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Mexican President ANdres Manuel Lopez Obrador on March 10, 2021. (Photo: Mexican Presidency)
Tuesday, March 16, 2021
Trade Talk

LatAm Economic Freedom Worsens

Originally published March 10, 2021.


Mexico worsens, but still freer and more attractive that Brazil, rankings show.

BY LATINVEX STAFF

Economic freedom has worsened in Latin America, according to the new Economic Freedom Index from the Heritage Foundation.

All countries except Uruguay, Guatemala, the Dominican Republic and Ecuador became less free.

Chile remains the freest economy in Latin America, although it also saw a slight deterioration. However, Uruguay is now ranked second, ahead of Colombia.

Mexico’s economy is among those that are less free, but the country is still ahead of Brazil, which has a far more unfree economy, according to Heritage.

Cuba managed to improve its freedom slightly but remains the second-most repressed economy in Latin America after Venezuela.

 

Economic Freedom Index

LA

GL

Country

Score

Ch 21/20

Status

1

19

Chile

75.2

-1.6

Mostly Free

2

44

Uruguay

69.3

0.2

Moderately Free

3

49

Colombia

68.1

-1.1

Moderately Free

4

50

Peru

67.7

-0.2

Moderately Free

5

62

Panama

66.2

-1

Moderately Free

6

65

Mexico

65.5

-0.5

Moderately Free

7

72

Costa Rica

64.2

-1.6

Moderately Free

8

75

Guatemala

64

Moderately Free

9

84

Paraguay

62.6

-0.4

Moderately Free

10

88

Dom. Rep.

62.1

1.2

Moderately Free

11

94

El Salvador

61

-0.6

Moderately Free

12

98

Honduras

59.8

-1.3

Mostly Unfree

13

125

Nicaragua

56.3

-0.9

Mostly Unfree

14

143

Brazil

53.4

-0.3

Mostly Unfree

15

148

Argentina

52.7

-0.4

Mostly Unfree

16

149

Ecuador

52.4

1.1

Mostly Unfree

17

172

Bolivia

42.7

-0.1

Repressed

18

176

Cuba

28.1

1.2

Repressed

19

177

Venezuela

24.7

-0.5

Repressed

Average

59.5

-0.4

Mostly Unfree

Sources: Heritage Foundation, Econmic Freedom Index 2021; Latinvex (Latin America ranking)

 

 

 

FOREIGN INVESTMENT OPPORTUNITY: MEXICO PLUNGES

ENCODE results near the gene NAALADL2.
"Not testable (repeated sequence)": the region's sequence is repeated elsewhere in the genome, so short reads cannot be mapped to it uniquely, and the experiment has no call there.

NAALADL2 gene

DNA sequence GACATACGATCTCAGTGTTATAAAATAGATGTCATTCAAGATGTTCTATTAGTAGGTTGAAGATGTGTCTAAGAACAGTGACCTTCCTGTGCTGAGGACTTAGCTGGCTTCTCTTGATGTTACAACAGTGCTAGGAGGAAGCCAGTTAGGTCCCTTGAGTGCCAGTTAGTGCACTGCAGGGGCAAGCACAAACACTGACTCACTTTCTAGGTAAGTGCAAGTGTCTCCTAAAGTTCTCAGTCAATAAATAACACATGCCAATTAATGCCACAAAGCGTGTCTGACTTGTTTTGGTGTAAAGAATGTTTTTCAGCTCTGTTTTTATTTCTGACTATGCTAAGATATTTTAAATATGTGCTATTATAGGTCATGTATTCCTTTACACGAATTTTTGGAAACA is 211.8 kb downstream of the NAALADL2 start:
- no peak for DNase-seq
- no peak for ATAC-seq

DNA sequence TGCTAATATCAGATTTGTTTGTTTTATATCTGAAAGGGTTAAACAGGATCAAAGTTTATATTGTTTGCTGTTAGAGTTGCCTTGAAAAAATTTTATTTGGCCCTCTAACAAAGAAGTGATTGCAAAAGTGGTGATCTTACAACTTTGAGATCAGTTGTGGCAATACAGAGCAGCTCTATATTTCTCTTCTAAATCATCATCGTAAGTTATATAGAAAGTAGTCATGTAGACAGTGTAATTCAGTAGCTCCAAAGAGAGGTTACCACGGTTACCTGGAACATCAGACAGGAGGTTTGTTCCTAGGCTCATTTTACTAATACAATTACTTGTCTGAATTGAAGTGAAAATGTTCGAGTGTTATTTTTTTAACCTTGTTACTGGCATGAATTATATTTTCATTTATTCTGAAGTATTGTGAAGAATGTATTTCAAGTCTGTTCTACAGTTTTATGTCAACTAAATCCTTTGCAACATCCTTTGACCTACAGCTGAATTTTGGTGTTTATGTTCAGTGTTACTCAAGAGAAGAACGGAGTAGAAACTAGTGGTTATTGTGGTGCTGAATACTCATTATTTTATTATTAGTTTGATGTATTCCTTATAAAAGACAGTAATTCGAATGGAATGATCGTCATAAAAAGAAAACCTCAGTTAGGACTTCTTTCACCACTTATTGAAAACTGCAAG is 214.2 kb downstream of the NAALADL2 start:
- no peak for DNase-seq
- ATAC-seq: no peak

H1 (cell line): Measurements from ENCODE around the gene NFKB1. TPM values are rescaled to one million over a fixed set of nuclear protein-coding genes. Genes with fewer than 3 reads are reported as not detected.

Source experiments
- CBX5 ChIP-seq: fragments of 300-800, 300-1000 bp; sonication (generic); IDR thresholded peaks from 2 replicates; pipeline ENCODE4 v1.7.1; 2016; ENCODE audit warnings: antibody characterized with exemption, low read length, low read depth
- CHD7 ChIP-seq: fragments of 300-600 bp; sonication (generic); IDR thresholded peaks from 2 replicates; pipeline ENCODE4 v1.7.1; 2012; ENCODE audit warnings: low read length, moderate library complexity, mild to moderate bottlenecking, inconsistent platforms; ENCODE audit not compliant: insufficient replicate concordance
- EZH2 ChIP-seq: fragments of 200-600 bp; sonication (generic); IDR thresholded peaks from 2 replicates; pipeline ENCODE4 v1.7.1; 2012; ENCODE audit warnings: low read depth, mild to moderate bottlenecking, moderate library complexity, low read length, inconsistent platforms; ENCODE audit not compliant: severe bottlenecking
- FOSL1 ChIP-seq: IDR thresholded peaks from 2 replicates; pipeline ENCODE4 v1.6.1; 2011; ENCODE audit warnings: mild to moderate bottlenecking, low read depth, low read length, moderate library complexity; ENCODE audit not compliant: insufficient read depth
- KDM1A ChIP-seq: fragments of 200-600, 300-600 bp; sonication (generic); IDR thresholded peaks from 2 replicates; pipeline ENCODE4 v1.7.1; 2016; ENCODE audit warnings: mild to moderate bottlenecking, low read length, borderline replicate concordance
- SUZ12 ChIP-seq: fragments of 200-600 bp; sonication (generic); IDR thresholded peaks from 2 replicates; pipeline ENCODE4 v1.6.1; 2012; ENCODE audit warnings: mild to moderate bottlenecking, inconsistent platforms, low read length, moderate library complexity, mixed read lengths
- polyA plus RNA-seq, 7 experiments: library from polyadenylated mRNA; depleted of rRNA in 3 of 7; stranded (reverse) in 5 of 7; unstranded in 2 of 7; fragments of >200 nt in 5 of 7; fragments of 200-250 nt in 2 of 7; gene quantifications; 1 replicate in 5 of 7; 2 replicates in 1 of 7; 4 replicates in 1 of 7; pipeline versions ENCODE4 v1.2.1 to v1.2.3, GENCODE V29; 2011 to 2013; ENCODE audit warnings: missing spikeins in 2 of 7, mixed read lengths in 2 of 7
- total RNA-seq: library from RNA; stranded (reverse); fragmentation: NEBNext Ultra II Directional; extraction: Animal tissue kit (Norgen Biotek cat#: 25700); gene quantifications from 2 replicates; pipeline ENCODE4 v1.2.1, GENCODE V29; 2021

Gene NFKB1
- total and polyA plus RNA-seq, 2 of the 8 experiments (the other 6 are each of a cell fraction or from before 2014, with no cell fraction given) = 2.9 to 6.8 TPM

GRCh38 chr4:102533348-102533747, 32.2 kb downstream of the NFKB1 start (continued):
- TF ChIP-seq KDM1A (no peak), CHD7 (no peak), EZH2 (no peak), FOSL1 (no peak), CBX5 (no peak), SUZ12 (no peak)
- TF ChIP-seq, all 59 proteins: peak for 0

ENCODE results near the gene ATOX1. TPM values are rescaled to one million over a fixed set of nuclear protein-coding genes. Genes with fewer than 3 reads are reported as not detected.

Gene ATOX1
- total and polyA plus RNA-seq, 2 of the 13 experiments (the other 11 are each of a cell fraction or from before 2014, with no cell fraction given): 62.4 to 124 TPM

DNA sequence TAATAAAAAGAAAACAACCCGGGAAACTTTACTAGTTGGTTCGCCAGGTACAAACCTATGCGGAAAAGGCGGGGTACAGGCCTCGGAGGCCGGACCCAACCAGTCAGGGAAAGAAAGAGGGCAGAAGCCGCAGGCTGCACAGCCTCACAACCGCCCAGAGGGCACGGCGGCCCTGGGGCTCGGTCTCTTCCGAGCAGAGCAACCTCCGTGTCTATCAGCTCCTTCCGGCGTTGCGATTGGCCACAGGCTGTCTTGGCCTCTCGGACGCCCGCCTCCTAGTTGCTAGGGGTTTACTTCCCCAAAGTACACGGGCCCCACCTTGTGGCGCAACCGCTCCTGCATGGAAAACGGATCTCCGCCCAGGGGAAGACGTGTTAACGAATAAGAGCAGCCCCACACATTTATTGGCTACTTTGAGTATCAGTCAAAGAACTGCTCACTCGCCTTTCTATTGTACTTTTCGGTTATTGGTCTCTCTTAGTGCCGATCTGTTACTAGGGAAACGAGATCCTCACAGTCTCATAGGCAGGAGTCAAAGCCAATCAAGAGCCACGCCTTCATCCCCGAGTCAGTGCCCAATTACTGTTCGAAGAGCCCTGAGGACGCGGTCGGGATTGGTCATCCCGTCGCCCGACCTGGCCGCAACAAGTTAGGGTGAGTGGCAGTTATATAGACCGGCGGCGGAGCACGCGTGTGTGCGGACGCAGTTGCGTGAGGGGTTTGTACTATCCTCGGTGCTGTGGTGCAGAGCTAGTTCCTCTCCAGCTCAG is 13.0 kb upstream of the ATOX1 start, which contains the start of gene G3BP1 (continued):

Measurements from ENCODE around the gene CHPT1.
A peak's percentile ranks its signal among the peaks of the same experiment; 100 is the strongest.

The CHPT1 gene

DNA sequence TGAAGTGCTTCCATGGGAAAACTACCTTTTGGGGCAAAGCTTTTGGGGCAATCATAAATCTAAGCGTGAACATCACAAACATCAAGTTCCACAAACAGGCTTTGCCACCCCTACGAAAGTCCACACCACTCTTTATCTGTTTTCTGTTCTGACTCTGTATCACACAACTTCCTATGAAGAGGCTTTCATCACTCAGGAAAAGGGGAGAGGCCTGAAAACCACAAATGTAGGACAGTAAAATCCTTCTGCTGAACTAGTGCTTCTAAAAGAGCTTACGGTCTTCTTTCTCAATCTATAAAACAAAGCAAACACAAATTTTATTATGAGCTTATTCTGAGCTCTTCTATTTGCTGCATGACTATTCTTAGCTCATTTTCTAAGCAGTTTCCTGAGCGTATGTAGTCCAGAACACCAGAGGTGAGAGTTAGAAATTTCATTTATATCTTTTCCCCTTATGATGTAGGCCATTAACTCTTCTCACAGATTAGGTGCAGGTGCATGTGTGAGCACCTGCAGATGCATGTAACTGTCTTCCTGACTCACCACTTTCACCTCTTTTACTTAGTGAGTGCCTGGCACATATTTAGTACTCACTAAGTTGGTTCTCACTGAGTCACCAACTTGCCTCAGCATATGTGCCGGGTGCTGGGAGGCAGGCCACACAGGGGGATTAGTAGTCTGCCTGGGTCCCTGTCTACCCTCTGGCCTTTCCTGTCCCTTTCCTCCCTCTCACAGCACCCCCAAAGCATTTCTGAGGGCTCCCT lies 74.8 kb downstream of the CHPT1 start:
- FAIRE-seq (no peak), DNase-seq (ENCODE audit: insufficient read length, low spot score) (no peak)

Mexico was among the countries that saw the worst drop on the latest Milken Institute Global Opportunity Index – going from 54th place to 64th place.

The annual assessment uses 96 variables including macroeconomic outlook, potential for future innovation and development, access to financial services, and conformance to international standards to offer a forward-looking analysis of the potential for foreign investment in 145 countries.

Since assuming Mexico’s presidency in December 2018, Andres Manuel Lopez Obrador has increasingly scared foreign investors through his policies and rhetoric.

However, the Milken index shows that despite the plunge Mexico remains more attractive that Brazil.

Latin America performs well compared to other emerging and developing economies in two key areas: 1) having a highly qualified and diverse workforce and 2) the breadth and depth of the region's financial systems.

Chile takes the top spot in Latin America. Chile received the highest ranking in the region due to its strong performance across all categories measured, particularly regarding how friendly its institutions are to foreign investors.

Global Opportunity Index

LA

GL

Ch 21/20

Country

1

36

3

Chile

2

48

Uruguay

3

55

Costa Rica

4

64

-10

Mexico

5

65

5

Panama

6

66

-4

Peru

7

68

-1

Colombia

8

76

-7

Brazil

9

88

1

Argentina

10

89

3

Dom. Rep.

11

93

Paraguay

12

97

-7

Guatemala

13

99

-1

El Salvador

14

100

-5

Nicaragua

15

111

Ecuador

16

113

-5

Bolivia

17

117

-8

Honduras

18

137

-7

Venezuela

Sources: Milken Institute, Global Opportunity Index 2021; Latinvex (Latin America ranking)

 

FITCH AFFIRMS DOMINICAN REPUBLIC RATINGS

Fitch Ratings has affirmed the Dominican Republic's long-term foreign-currency issuer default rating (IDR) at 'BB-' with a Negative Outlook.